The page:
Sherry Rehman: Tackling Insurgency IS Important for Our Foreign Policy

Sherry Rehman
October 10, 2013

Our foreign policy should be embedded closer to home, and in this context what really matters is the way we tackle the issue of insurgency and stave it off to create an atmosphere conducive to security and development.

These views were put forth by Sherry Rehman, former ambassador to the US and one of the leading journalists of the country, while speaking at the Pakistan Institute of International Affairs (PIIA) on Monday evening.

She spoke of two imperatives in particular in this context: tackling insurgency, and our versatility on the home front.

As for insurgency, she said we’d have to adopt a more magnanimous view of things, and while we must employ the usual means of dealing with insurgencies, we must not close our eyes and doors to dialogue.

Regarding our versatility at home, she said we must come to grips with issues that created dissension at home, issues which kept the masses deprived, like poverty and energy woes. Most of all, she said, what mattered was how we related to our neighbours.

Rehman said the future of our foreign policy lay with the civil society rather than with the state. “Civil society may not have the official or executive power but it is a force to reckon with, as it is the barometer of the nation’s aspirations and desires. It has to be duly organised.”

Speaking of ties with India, she said, “The sentiment of change has not filtered in. It is a case of conditional diplomacy which narrows down the space.”

The ball, she said, was in India’s court; however, Pakistan could up the chances of mitigating the disconnect between the two countries.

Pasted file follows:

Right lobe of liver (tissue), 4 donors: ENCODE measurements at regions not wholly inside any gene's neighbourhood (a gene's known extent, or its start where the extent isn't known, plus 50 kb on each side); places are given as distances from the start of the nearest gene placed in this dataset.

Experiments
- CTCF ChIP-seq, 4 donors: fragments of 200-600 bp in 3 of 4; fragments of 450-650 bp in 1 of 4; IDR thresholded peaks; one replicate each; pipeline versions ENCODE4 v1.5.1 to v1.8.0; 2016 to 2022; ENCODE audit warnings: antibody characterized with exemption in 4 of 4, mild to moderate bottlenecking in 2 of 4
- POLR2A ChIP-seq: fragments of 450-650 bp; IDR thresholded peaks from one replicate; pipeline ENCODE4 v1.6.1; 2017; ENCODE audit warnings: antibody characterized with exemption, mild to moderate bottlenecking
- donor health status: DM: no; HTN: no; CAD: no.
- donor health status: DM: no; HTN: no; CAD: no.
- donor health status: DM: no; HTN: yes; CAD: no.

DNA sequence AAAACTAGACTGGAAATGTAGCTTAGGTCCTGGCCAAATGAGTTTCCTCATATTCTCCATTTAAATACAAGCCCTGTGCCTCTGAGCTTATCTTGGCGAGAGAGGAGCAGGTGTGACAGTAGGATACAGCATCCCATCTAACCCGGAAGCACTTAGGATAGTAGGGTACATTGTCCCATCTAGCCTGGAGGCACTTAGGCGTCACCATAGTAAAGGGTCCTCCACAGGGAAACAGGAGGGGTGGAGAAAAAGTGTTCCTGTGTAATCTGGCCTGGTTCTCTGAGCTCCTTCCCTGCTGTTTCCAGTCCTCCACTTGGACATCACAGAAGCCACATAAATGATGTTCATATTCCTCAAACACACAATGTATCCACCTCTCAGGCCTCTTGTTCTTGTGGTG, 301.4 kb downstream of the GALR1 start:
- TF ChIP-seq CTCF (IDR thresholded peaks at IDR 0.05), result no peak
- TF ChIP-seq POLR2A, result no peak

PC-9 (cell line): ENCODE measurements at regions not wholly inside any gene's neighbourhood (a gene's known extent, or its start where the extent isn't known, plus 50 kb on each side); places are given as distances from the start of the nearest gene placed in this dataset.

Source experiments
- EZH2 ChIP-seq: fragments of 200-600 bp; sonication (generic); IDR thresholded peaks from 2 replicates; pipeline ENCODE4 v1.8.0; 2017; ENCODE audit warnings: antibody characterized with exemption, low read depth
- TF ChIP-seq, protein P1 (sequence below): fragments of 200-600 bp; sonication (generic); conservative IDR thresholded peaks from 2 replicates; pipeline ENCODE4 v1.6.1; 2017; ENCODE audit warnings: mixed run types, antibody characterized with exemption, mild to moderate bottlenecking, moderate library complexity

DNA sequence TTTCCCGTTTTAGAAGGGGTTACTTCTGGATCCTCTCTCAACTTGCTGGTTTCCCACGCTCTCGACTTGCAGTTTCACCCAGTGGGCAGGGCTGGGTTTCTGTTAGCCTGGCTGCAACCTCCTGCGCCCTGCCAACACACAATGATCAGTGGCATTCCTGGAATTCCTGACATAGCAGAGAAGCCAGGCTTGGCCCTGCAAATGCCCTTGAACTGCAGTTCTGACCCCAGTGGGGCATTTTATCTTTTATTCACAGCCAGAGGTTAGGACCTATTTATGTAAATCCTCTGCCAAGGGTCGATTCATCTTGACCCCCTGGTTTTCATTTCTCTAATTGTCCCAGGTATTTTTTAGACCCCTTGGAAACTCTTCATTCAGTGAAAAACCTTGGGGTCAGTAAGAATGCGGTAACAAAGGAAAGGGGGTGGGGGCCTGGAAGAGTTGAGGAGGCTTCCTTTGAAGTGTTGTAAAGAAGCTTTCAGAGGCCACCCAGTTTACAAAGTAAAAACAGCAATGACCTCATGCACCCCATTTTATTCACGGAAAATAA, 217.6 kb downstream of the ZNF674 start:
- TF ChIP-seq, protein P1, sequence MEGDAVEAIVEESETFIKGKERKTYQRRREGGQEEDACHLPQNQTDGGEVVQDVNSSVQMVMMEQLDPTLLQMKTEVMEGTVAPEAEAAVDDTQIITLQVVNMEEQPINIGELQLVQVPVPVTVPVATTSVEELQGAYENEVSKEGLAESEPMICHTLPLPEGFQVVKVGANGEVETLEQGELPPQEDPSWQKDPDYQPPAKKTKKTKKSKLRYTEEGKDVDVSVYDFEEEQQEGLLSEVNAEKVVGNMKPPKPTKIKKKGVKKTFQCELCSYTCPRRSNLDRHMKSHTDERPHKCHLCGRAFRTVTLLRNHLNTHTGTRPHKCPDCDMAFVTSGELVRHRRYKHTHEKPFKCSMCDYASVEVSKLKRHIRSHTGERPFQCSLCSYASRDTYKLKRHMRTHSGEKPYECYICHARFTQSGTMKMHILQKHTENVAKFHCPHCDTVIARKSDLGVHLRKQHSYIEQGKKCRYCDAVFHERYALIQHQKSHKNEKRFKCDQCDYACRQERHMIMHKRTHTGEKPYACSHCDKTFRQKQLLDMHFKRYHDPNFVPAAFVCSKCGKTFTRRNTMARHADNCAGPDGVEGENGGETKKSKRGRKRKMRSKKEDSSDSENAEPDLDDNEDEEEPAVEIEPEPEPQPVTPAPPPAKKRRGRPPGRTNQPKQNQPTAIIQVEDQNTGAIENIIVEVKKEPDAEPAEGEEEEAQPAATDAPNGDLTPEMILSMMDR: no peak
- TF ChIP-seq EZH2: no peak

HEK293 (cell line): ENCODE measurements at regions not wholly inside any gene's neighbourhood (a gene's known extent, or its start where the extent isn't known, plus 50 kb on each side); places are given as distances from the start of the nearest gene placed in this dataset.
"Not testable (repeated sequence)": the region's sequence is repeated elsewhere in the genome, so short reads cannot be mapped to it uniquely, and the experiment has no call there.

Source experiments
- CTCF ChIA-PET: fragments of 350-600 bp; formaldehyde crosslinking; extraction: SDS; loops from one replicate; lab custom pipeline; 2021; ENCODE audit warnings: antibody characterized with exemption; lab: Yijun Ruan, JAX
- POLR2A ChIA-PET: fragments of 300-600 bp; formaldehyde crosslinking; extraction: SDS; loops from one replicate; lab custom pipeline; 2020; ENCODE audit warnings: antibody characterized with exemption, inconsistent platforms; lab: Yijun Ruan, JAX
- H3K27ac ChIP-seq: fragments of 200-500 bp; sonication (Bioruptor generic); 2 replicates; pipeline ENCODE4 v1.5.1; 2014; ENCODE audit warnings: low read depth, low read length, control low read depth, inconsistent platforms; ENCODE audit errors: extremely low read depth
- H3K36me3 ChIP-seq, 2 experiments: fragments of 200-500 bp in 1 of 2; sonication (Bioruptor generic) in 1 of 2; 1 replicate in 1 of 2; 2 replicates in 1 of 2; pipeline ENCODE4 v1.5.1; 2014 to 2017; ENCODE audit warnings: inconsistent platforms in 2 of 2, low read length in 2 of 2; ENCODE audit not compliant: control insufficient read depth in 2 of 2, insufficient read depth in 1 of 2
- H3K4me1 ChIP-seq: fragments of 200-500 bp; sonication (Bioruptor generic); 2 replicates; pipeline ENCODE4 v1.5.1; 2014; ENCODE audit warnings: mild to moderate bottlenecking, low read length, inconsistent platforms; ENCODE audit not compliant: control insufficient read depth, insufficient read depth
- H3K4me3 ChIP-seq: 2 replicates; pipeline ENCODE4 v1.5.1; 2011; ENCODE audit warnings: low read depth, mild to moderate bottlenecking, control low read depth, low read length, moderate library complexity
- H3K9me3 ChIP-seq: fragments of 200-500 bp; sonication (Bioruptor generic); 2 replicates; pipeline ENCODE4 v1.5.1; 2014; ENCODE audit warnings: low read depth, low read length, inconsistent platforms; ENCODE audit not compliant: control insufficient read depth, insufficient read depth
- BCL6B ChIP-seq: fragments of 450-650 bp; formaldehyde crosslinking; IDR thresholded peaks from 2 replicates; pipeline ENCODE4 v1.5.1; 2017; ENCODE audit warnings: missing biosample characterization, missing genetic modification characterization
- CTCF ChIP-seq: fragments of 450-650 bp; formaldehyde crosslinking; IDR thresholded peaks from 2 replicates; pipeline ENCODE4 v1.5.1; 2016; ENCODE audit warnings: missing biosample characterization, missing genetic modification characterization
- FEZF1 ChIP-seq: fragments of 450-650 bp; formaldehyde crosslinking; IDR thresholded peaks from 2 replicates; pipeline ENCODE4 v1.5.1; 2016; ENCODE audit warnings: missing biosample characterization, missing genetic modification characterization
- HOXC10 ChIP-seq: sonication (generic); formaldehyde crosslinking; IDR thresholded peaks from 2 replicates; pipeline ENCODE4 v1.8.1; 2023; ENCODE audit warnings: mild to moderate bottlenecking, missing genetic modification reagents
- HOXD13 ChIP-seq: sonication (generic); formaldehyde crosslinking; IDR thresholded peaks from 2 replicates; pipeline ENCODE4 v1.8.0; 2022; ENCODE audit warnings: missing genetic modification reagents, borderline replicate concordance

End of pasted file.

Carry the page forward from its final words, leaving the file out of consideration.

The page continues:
Changes ahead, she said, were going to be difficult. “Containment and confrontation are not fit models for the future.” She stressed the indispensable need for dialogue and accommodation. Pakistan, she said, should move away from the 30-year-old concept of strategic depth in Afghanistan, adding that Pakistan was a latecomer to the talks with the Taliban.

“We have to look to our own interests. Financing Afghan stability should not be Pakistan’s responsibility,” said Rehman in an assertive tone.

She said Pakistan must not signal a preference for any particular party in Afghanistan. Our policy on terrorism, she said, must also include political reform.

As for insurgency in Balochistan, she said such situations were always tackled with the total involvement of the local police. Acknowledging that the US CIA’s drone attacks were counter-productive, she said our ties with the US would have to be long-term-based, beyond strategic considerations.

Economic factors like energy and trade would have to be the key factors, as in the present-day world, these are important determinants of foreign relations, she added.

PIIA Chairperson Dr Masooma Hassan wound up the programme with some very erudite, searching questions and thanking the speaker for her presence at the occasion.


Originally published by The International News.

Photo by South Asian Foreign Relations.


PN Member Sherry Rehman served as Pakistan’s Ambassador to United States from 2011 to 2013. Before her designation, she was Member of Parliament in the National Assembly of Pakistan from the Pakistan People’s Party for her second term. She served as Federal Minister for Information and Broadcasting Pakistan (2008-09) and ranking member of the National Security Committee in the Parliament.

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